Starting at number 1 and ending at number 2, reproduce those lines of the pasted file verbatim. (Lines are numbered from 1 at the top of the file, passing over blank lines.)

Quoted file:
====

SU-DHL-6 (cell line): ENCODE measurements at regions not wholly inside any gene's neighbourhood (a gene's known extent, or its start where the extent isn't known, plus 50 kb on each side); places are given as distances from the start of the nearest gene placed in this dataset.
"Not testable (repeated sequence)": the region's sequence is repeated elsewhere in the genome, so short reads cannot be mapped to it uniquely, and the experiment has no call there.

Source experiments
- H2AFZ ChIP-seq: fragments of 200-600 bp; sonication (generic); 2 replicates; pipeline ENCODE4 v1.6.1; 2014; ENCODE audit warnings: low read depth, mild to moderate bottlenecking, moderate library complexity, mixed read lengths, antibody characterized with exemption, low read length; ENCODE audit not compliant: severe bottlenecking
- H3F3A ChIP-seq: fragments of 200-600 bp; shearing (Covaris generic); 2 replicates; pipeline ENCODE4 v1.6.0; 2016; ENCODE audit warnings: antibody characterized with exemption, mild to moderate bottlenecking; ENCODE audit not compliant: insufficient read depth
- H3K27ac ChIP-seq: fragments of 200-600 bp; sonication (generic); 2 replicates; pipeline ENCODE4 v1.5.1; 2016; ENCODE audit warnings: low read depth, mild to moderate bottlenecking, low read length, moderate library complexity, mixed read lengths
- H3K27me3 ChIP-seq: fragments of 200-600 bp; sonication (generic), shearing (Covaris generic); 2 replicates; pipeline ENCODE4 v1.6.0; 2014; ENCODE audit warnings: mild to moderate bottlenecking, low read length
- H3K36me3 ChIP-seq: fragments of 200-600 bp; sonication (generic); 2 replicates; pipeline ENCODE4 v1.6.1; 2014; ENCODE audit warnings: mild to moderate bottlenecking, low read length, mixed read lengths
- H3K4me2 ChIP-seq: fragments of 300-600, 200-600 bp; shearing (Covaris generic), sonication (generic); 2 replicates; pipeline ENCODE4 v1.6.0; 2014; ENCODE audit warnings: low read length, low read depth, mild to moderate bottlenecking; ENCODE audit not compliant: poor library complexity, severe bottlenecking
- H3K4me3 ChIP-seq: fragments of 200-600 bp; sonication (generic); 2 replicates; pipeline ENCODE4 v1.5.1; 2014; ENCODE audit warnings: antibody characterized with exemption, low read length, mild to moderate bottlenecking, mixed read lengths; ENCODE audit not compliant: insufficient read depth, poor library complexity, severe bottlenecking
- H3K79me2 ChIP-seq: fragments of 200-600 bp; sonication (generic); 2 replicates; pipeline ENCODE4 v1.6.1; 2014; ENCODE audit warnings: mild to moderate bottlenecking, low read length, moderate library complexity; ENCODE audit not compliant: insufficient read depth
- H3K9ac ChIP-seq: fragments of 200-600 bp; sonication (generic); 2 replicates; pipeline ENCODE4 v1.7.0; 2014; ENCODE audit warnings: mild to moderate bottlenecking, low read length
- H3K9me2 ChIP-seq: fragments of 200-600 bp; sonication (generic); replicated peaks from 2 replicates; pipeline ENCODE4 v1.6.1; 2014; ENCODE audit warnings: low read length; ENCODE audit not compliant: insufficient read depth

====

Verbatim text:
SU-DHL-6 (cell line): ENCODE measurements at regions not wholly inside any gene's neighbourhood (a gene's known extent, or its start where the extent isn't known, plus 50 kb on each side); places are given as distances from the start of the nearest gene placed in this dataset.
"Not testable (repeated sequence)": the region's sequence is repeated elsewhere in the genome, so short reads cannot be mapped to it uniquely, and the experiment has no call there.